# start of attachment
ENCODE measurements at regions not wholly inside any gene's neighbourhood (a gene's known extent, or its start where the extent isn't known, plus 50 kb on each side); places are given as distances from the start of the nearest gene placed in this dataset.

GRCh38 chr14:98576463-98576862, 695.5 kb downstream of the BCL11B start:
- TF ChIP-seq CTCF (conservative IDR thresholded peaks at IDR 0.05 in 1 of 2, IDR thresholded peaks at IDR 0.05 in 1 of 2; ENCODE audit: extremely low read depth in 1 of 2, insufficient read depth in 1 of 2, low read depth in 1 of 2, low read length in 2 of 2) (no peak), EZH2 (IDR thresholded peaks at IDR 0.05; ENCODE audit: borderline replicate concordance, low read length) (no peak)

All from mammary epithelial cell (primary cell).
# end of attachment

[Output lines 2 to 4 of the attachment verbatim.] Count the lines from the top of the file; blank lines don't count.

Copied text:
GRCh38 chr14:98576463-98576862, 695.5 kb downstream of the BCL11B start:
- TF ChIP-seq CTCF (conservative IDR thresholded peaks at IDR 0.05 in 1 of 2, IDR thresholded peaks at IDR 0.05 in 1 of 2; ENCODE audit: extremely low read depth in 1 of 2, insufficient read depth in 1 of 2, low read depth in 1 of 2, low read length in 2 of 2) (no peak), EZH2 (IDR thresholded peaks at IDR 0.05; ENCODE audit: borderline replicate concordance, low read length) (no peak)

All from mammary epithelial cell (primary cell).